Same goes for “Overlap”. This will probably be the more difficult of the two for the players to conceptualize, but again notice the progression above and the corresponding movements. Let’s look again at stage 2 (left) and soon as overlap is called, the 1st defender(orange arrows) must move in his defensive stance on a backwards shuffle to account for the weakside cone (2nd attacker getting around for the overlap), while the 2nd defender must now step across and close down the cone with the ball (red arrows). It is extremely important, each player shouts his responsibility when they diagnose the overlap is coming by shouting “Got Ball” or “Got Overlap”.
Part 2: 4v2 Step and Cover
The next exercise puts the pattern work to practice. Focus on the step and cover technique that was practiced earlier. There are two sets of players in each 4×12 yard end zone. Their goal is to connect as many passes as possible (on the ground) to the group in the opposite end zone as the two in the middle use proper step and cover techniques to win the ball.
It’s important that the two in the middle work together and in unison. It is the coach’s decision on when to call for a new group of two defenders (and the end zone players) but my suggestion is to just make sure you aren’t stopping it every second to change people in and out. Leave the end zone guys in for awhile, so you you don’t disrupt the session. If defender wins the ball, have him quickly pass it back to the end zone players, so the drill can start again quickly. Any ball that goes far from the grid, reinsert a new ball from coach on side. The most important thing to stress to your defenders is to not get split and that is a joint effort.
A good way to avoid the split is by introducing the “baseball glove technique”. Both defenders need to think of the inside of each of their feet as baseball gloves that can intercept any ball played below waist level to their right or left. Most opportunities to intercept will come from the 2nd defender in a covering position. I think this exercise is a really good teaching exercise and can be done in a normal training environment for as long as 30 minutes.
I usually start with the endzone players having mandatory two touch, which gives the defenders a half-second more to do their defensive duties. To make it more challenging, you can allow one-touch.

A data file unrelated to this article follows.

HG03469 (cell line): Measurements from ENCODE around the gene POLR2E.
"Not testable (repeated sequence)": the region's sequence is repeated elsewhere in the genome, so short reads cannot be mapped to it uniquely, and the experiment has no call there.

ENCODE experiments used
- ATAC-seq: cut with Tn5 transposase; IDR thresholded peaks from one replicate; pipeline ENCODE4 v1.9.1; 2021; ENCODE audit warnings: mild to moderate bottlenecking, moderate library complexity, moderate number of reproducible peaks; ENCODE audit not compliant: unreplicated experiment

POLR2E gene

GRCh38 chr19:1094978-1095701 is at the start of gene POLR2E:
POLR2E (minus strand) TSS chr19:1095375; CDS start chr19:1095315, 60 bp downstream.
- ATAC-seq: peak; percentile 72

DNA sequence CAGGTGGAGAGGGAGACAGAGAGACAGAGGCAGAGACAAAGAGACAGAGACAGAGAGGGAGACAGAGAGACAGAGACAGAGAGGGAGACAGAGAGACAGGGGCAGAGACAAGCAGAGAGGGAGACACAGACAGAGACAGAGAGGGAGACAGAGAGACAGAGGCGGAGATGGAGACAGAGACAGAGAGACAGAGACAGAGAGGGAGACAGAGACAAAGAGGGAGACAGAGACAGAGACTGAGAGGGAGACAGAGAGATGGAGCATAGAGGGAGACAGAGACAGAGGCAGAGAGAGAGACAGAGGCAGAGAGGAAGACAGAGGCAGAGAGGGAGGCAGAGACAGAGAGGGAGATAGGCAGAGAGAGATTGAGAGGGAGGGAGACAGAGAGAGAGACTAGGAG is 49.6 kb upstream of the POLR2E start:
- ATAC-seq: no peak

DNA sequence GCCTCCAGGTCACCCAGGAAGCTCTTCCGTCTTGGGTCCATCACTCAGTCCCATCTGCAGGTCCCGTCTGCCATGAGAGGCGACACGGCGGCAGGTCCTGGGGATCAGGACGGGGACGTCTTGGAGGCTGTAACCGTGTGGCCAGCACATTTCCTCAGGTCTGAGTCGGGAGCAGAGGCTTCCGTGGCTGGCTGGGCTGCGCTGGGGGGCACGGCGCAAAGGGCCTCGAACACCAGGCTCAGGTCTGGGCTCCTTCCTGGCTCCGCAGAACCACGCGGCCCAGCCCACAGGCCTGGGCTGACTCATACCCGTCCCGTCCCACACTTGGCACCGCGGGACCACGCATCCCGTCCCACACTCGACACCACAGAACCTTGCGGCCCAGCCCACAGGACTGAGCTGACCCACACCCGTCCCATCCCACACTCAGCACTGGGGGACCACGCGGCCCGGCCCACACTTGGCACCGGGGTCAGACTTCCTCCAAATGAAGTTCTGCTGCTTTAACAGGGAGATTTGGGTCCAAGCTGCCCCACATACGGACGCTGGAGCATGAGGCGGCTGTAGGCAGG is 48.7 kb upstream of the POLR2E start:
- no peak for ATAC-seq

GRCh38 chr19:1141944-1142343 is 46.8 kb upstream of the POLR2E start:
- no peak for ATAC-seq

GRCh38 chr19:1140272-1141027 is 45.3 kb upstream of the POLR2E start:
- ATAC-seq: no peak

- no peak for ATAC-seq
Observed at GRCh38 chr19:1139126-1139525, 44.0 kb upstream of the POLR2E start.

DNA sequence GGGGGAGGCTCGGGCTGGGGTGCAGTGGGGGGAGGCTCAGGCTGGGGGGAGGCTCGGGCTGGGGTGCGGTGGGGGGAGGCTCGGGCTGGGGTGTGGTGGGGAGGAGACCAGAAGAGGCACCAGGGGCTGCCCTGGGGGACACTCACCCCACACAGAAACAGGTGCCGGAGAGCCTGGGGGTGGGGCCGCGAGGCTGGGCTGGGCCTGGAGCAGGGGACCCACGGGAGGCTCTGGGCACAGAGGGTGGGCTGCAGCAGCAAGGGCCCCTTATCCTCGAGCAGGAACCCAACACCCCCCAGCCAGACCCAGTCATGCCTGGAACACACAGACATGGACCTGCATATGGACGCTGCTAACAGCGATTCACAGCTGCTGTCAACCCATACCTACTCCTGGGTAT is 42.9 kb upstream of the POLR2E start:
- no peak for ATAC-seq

Part 3: Small-side 7v7 (3-3-1) to Central Targets:
We only had ten players for the session, so I shrunk the space and made it 4v4 to targets and put each team in a 2-1-1 shape, which allowed the pressure-cover themes to come out. Also, within a small-side set-up, defending give-go’s and overlaps now became new issues that the two defenders didn’t have to deal with in the previous exercise, so I would definitely be looking for an opportunity to show a proper (or improper) example of give-go and overlap defending and refer back to the partner-pattern work they did at the beginning of the session. The team in possession scores a goal by connecting with the target on the opposite end of the field. The targets always play one-touch if they can, and always play to their own team (rotate targets during natural breaks, ball out of bouds). Ball should be restarted by a coach on the outside at midfield.
A key element that can be introduced at this phase is “weak-side”. Weak-side is the 3rd defender’s role in tucking towards the ball, while being able to get to his “man-responsibility”. I put down three cones centrally to split the field vertically to give them a gauge on when a weak-side player needed to tuck to balance the team. Just think bigger picture: How would a right-back position himself if his left winger is the first defender? Setting each group into a shape like a 3-3-1, provides context to how an entire team moves within a defensive shape.
I started with unlimited touch, but I found that playing two-touch allowed for clearer opportunities to spot give-go’s and proper pressure-cover defending. Although, you potentially sacrifice your ability to bring out an overlap defending opportunity within the game, I think it was for the best.
At Navy, we play a lot of “2-touch. 1-touch” which basically means you can use a max of two touches unless it is a transition (i.e. intercepting a pass from the other team, play restarted from the coach). I used this rule with the boys and what it did was allow them to see why they were doing all this defending work in the first place…to have the ball themselves! It’s a very important coaching point that the players learn to have the presence of mind to retain possession once they have won it, and putting a one-touch restriction on transitions forces them to think faster and one-step ahead.
Hope this helps all the coaches out there as they prepare their defensive-themed training sessions. Feel free to contact me by clicking here if you have any questions on the session.